The moves by all three companies were clearly part of a broader reorganization. But the pullback does suggest pharma companies are being more discerning in where they invest R&D dollars in China.
Still, Novartis remains bullish on the prospects of China-based R&D. "Drug discovery is becoming more mature in China and there is a wave of innovative R&D here," said En Li, head of the China Novartis Institutes for BioMedical Research (CNIBR). "In the next 5 years, we will see more first-in-class drug candidates being developed in China."
A drug candidate for nasopharyngeal carcinoma wholly developed by CNIBR scientists entered the clinic last fall and the company says it has 15 drug discovery projects currently progressing.
New policies announced this month should help accelerate both research and clinical development in the country, easing the regulatory burden on drugmakers, both foreign and domestic.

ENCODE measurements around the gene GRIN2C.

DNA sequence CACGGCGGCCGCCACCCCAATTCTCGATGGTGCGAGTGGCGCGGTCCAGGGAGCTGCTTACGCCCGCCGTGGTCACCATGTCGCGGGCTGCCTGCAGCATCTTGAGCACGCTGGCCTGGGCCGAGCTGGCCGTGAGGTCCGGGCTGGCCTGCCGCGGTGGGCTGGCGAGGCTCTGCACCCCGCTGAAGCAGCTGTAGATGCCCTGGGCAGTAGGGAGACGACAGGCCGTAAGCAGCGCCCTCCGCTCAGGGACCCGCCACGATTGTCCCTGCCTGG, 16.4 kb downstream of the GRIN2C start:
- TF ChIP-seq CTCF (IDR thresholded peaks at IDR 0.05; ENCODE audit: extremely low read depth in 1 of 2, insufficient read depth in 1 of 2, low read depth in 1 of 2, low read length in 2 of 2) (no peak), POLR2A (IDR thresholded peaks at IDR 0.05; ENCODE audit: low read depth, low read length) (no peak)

Changes will be most notable in clinical development. While full details have yet to be spelled out, China will now move to more widely accept clinical data generated abroad. Depending on how changes are implemented, this will cut down the need for duplication and allow drugmakers to more readily include China in global studies.
"You will see more new drugs getting registered to commercialize in the China market."
Managing director, C-Bridge Capital
The CFDA will also drop a requirement that clinical trial facilities be certified by the regulator, likely expanding the pool of potential study sites from the hundreds into the thousands — eliminating bottlenecks.
These changes could have a significant impact on how multinational drugmakers approach the Chinese market.
"On the clinical development side, the multinationals will put more effort there so that [for] many of the new drugs in the pipeline, you will see more and more parallel clinical development in China as part of global studies," explained Sean Cao, managing director at C-Bridge Capital and a former Sanofi exec. "You will see more new drugs getting registered to commercialize in the China market."